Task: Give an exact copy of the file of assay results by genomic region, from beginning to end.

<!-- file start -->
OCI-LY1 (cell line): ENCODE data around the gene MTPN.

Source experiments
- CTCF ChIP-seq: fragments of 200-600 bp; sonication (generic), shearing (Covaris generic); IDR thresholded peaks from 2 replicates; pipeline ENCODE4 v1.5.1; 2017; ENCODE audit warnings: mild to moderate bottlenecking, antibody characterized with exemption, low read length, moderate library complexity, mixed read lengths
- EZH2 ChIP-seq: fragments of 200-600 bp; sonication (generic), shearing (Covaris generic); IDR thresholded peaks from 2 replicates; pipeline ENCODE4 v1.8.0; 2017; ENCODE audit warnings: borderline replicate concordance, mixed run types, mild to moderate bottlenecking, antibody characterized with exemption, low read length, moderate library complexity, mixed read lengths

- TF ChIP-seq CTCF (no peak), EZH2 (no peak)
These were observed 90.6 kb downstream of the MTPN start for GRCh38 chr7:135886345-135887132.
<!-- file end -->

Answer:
OCI-LY1 (cell line): ENCODE data around the gene MTPN.

Source experiments
- CTCF ChIP-seq: fragments of 200-600 bp; sonication (generic), shearing (Covaris generic); IDR thresholded peaks from 2 replicates; pipeline ENCODE4 v1.5.1; 2017; ENCODE audit warnings: mild to moderate bottlenecking, antibody characterized with exemption, low read length, moderate library complexity, mixed read lengths
- EZH2 ChIP-seq: fragments of 200-600 bp; sonication (generic), shearing (Covaris generic); IDR thresholded peaks from 2 replicates; pipeline ENCODE4 v1.8.0; 2017; ENCODE audit warnings: borderline replicate concordance, mixed run types, mild to moderate bottlenecking, antibody characterized with exemption, low read length, moderate library complexity, mixed read lengths

- TF ChIP-seq CTCF (no peak), EZH2 (no peak)
These were observed 90.6 kb downstream of the MTPN start for GRCh38 chr7:135886345-135887132.